Dennett challenges us to find a situation in which we simply must regard a system as having beliefs and desires of its own.  But that is not a hard challenge to meet at all.  In your next conversation with a person--any person--talk to them as if they do not have beliefs and desires of their own.  In a real-life situation with other walking, talking human beings, actually deny that they have beliefs and desires of their own.  How far will that get you in explaining and understanding their behaviour?

But okay, that sort of challenge might be complicated, and it might be difficult to interpret the results.  So here's a much simpler example:  Yourself.

Dennett makes this very simple for us.  He acknowledges that we all treat various objects as if they have beliefs and desires.  We all take up the intentional stance.  This is a given.  It is also given that only rational agents can employ the intentional stance.  It follows that we all must be rational agents.  We could not employ the intentional stance if we were not.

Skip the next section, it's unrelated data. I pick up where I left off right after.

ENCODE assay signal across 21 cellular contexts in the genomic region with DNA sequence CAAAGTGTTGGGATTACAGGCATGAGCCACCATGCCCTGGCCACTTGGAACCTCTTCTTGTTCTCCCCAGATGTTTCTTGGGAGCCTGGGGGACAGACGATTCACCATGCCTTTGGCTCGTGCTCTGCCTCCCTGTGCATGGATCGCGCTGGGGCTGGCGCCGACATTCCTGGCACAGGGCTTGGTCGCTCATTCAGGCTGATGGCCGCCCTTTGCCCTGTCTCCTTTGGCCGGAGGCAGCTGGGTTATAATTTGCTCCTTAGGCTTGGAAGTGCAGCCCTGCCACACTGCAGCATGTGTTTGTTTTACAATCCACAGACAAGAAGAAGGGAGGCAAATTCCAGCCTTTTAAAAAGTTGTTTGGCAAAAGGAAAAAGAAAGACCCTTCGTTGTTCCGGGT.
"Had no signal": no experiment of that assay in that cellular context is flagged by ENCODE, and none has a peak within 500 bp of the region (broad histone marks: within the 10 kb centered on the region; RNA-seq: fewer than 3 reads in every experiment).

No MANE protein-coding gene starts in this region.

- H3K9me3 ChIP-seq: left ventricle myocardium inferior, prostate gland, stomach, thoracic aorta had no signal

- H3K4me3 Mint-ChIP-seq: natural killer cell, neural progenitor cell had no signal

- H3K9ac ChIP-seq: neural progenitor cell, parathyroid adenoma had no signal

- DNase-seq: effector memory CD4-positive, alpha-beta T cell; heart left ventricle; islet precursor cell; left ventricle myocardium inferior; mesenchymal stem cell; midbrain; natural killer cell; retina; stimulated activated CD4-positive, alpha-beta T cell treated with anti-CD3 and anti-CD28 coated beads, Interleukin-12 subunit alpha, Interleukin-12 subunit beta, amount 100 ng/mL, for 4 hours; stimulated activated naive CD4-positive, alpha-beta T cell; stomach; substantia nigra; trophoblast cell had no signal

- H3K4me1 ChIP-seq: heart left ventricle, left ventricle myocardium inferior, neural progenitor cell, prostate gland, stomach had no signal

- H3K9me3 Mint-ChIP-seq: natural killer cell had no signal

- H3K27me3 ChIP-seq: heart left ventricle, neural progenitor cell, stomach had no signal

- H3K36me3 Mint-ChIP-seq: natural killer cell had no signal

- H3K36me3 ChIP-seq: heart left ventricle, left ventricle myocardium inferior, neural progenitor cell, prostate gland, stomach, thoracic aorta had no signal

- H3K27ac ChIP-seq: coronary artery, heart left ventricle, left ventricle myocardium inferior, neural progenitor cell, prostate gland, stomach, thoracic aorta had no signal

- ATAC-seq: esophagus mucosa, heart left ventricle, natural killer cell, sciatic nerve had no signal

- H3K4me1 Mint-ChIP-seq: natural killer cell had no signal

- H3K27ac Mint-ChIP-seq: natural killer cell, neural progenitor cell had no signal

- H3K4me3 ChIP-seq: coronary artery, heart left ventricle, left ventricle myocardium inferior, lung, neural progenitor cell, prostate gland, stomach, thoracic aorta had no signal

You might say, "Sure, I know I am a rational agent, but how do I know you are?"

It is a reasonable deduction, given that we are of the same species and function in more or less similar ways.  I certainly appear to be employing the intentional stance, and I certainly seem to function just like you.  Evolutionary theory gives us a basis for understanding these commonalities.  So it is reasonable for you to assume that other human beings are just as much rational agents as you are.

The question is, why should we think that other objects have the same rational agency we do?  Dennett's argument appears to be that it is useful to act as if they do.  While that is true, this usefulness has limits and can often lead us astray.  Dennett should recognize that there is a difference between making good use of a metaphor and mistaking that metaphor for a literal truth.  We need some way of distinguishing between the metaphorical use of the intentional stance and the literal one.  Dennett does not offer one, and so his project is unsuccessful.